Whether it’s helping out jungle cats in need in North Carolina or right here on campus, Wilkes University senior Caitlin Klinger is dedicated to supporting her community any way she can.
“I came to Wilkes as an early childhood education major with a concentration in special education and I always thought I wanted to be a teacher. But I realized that the actual teaching part was not what drew me, it was working with the students,” Klinger explains. “So when I was volunteering with the Luzerne County Special Olympics, the office of civic engagement gave me the chance to start recruiting volunteers. I realized I didn’t need to be a teacher to do things like this. This made me happy.”
Drawing on her own community service experiences, Klinger was named the civic engagement coordinator for first-year student orientation. Klinger helps incoming students “form relationships outside of the University and make a difference as new Colonels,” she explains. “I feel lucky to get to see each project as they’re going on.”
In her role, Klinger is responsible for working with local non-profits, churches, schools, etc. to coordinate service projects for the incoming Wilkes students and their peer mentors to complete during orientation. Klinger explains she’s been working since May to secure sites and has confirmed and helped organize service projects with 29 different local organizations for both orientation sessions. Activities ranged from baking dog treats to be donated to Blue Chip and the SPCA to hosting a bingo event at the Wilkes-Barre Veterans Affairs Hospital.
Aside from her civic engagement role in orientation, she participates in numerous community activities. “I have been in charge of coordinating Wilkes University students as volunteers for the Special Olympics of Pennsylvania Luzerne County Bowling Invitational for the past three years,” she adds. Klinger also had the opportunity to give to a community outside of her own as she attended an alternative spring break service trip to North Carolina to volunteer at the Carolina Tiger Rescue this past semester.
“Why wouldn’t I give my time to help my community if I can?” Klinger says. “The nice thing about community service is that it’s not about me and what I’m doing, it’s about the impact that is made and left. “
With the first orientation session under her belt, the Reading, Pa., native explains that it’s been a meaningful experience. “I get to work with a great staff and I’m gaining so much experience in event planning and non-profit work that will be helpful in my eventual career search.”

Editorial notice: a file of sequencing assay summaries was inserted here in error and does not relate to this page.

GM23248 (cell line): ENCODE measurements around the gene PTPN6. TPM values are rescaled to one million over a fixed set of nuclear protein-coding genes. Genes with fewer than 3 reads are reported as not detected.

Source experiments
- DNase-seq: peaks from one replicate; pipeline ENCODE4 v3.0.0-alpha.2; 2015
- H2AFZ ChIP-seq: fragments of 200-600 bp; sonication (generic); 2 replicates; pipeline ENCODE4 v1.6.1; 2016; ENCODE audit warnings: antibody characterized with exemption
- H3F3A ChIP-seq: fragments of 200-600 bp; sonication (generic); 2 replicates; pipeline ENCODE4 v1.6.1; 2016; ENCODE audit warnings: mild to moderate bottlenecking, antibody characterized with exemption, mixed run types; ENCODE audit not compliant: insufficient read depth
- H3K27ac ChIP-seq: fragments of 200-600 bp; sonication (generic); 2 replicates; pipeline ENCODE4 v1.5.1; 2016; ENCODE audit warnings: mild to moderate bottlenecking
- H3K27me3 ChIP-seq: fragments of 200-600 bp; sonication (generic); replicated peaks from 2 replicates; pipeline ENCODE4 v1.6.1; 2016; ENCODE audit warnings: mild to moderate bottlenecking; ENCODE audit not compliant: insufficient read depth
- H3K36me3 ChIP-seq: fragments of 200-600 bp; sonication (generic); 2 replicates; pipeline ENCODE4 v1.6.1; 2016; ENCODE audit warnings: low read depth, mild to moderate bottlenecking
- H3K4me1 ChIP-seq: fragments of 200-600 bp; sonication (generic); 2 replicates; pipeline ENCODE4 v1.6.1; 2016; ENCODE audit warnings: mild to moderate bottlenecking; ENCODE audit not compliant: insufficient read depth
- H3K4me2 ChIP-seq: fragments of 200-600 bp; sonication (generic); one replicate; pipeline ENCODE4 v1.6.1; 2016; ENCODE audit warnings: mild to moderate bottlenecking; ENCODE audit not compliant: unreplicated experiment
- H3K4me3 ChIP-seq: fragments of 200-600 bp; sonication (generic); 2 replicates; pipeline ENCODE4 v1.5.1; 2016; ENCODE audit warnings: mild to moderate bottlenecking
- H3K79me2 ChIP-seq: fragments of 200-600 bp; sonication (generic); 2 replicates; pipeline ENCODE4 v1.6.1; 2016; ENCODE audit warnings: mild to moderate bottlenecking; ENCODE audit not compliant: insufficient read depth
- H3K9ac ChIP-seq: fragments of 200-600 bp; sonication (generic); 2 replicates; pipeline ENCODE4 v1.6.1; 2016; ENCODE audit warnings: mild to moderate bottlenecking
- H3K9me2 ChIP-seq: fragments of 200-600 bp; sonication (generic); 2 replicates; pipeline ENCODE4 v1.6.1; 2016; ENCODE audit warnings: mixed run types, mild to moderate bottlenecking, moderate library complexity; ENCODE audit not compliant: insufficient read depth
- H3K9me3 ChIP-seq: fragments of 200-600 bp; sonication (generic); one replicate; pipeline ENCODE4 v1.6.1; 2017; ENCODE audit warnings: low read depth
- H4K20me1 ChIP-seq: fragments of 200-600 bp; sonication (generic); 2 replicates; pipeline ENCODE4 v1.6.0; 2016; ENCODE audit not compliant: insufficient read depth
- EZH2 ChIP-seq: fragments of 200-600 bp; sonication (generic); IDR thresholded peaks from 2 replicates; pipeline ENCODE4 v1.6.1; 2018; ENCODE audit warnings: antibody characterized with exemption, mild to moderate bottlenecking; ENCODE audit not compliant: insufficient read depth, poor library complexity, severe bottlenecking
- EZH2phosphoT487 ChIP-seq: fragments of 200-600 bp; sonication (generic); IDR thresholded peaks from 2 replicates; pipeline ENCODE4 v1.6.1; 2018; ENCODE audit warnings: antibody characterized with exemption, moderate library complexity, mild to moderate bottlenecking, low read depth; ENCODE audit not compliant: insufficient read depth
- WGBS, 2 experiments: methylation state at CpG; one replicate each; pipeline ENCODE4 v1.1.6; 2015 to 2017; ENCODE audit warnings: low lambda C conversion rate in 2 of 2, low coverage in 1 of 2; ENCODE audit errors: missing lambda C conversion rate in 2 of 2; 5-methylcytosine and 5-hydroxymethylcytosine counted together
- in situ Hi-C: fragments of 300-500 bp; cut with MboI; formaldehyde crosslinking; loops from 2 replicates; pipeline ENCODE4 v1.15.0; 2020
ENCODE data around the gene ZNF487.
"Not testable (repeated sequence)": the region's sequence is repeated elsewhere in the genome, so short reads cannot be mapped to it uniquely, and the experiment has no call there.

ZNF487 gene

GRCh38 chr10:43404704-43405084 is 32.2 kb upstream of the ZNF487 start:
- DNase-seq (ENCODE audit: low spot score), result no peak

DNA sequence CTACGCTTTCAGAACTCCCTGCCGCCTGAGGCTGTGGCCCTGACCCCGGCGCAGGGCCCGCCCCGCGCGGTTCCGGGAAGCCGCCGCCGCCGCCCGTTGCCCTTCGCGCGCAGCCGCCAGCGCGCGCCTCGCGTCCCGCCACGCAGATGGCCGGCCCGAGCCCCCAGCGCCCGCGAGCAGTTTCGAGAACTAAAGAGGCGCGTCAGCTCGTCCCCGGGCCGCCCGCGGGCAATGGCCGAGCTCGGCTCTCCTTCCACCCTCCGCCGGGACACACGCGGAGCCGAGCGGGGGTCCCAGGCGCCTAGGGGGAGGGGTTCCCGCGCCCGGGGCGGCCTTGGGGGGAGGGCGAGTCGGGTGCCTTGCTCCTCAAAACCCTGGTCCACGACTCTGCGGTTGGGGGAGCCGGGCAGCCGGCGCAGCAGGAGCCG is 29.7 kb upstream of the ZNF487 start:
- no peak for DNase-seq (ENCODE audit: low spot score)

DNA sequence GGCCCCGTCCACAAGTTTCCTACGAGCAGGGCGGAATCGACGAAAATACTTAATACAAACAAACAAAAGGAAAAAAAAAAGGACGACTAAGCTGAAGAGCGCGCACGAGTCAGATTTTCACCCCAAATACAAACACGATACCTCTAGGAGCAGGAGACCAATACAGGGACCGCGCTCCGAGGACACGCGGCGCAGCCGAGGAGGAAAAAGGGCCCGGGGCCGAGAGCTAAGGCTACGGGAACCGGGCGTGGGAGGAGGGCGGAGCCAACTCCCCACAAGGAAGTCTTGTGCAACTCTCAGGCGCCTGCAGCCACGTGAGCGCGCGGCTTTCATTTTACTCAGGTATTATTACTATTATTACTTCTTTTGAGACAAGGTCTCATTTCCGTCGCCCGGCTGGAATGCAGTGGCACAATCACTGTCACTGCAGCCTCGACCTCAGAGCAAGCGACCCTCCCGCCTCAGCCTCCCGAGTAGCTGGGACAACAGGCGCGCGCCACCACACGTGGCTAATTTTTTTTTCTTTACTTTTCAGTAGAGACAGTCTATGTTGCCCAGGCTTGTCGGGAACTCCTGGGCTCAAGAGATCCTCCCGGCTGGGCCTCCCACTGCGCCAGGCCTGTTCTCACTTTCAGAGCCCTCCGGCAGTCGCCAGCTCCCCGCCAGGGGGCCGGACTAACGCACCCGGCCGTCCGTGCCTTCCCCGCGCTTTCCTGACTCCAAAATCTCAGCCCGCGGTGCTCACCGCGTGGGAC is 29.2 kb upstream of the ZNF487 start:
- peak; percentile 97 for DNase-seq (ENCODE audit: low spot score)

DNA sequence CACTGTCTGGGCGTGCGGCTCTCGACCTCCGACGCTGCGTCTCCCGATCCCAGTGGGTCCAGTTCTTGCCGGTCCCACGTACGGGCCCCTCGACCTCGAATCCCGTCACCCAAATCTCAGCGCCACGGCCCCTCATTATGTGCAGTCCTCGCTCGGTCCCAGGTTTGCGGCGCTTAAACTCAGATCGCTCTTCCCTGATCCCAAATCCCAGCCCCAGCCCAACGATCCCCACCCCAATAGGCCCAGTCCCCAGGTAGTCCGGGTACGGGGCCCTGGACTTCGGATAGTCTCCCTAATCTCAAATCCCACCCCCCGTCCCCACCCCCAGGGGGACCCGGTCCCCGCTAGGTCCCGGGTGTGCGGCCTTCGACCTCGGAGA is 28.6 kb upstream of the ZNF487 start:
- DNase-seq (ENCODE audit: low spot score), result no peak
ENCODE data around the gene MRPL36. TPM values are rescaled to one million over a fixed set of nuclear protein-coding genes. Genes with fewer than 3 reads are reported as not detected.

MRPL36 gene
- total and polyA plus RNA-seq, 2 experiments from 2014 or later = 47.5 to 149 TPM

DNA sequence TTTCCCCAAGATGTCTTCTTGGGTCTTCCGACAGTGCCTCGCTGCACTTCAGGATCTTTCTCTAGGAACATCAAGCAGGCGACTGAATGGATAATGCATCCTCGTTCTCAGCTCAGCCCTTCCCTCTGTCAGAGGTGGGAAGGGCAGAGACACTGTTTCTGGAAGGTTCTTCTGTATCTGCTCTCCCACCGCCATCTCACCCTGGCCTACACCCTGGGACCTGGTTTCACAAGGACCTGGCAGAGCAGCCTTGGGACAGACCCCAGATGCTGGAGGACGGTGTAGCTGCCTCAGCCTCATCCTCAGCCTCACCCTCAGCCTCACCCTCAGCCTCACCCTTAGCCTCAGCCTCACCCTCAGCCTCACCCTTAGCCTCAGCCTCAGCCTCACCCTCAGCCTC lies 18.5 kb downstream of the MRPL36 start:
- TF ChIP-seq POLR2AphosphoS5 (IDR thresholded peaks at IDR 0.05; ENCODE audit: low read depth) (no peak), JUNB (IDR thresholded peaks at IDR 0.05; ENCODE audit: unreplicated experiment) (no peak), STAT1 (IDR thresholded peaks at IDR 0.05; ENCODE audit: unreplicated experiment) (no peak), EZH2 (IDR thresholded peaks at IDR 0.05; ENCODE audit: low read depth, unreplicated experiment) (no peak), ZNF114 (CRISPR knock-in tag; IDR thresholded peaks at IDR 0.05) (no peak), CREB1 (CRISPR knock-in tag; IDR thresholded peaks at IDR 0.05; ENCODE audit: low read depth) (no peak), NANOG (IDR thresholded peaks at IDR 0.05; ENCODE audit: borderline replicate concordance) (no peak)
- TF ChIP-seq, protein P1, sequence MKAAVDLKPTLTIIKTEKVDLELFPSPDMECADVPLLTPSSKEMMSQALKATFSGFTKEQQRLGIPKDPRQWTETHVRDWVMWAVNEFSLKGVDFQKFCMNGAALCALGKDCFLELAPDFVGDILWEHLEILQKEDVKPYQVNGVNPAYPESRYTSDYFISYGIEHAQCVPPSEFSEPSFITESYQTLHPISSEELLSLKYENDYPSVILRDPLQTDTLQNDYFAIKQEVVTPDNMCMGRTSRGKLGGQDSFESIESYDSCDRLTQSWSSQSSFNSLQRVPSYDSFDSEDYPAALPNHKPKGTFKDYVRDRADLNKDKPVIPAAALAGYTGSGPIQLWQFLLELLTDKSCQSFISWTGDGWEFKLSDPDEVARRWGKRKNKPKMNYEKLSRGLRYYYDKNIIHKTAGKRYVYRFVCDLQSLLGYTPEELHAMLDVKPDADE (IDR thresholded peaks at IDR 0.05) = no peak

As a sports management major, Klinger has held internships with the Reading Royals and Wilkes-Barre/Scranton Penguins. This fall she will be interning for Student Development on campus. Her internship experience has been valuable as she took on the role of civic engagement coordinator. “I’ve been working in the Civic Engagement Office for three years which is what inspired me to apply to be the Civic Engagement Coordinator,” she says. “I feel like I’m very comfortable working with local non-profits as well as the orientation staff.”
Looking ahead, Klinger hopes to work with the Special Olympics USA in the Inclusive Youth Leadership department or to work in community outreach for a professional sports team.
When she isn’t securing volunteer positions for orientation, you can find Klinger on-stage as a member of the University Chorus and Chamber Singers. This past school year she served as the choral librarian and the choral club vice president.
Klinger explains that Steven Thomas, professor of music and chair of performing arts and Megan Boone-Valkenburg, coordinator of student development have been role models. “(They) have both played a huge role in my experience at Wilkes, offering me guidance and direction whenever possible. Without either of them, my experience here would have been completely different and I am thankful for that every day.”
That guidance is something Klinger hopes to share with the newest class of Colonels. “Everyone I met was friendly and helpful and I could really feel a strong sense of family within the campus community. I have always felt comfortable and at home at Wilkes,” she says, adding, “I had a great time at my own orientation and was able to make connections that I can still rely on today and my hope is that new students are able to have the same experience.”
With the final orientation session nearing, Klinger offers her best advice to incoming students—“take risks and always be open to new adventures. Wilkes has so many great things to offer and getting involved is the best way to make your new home here.”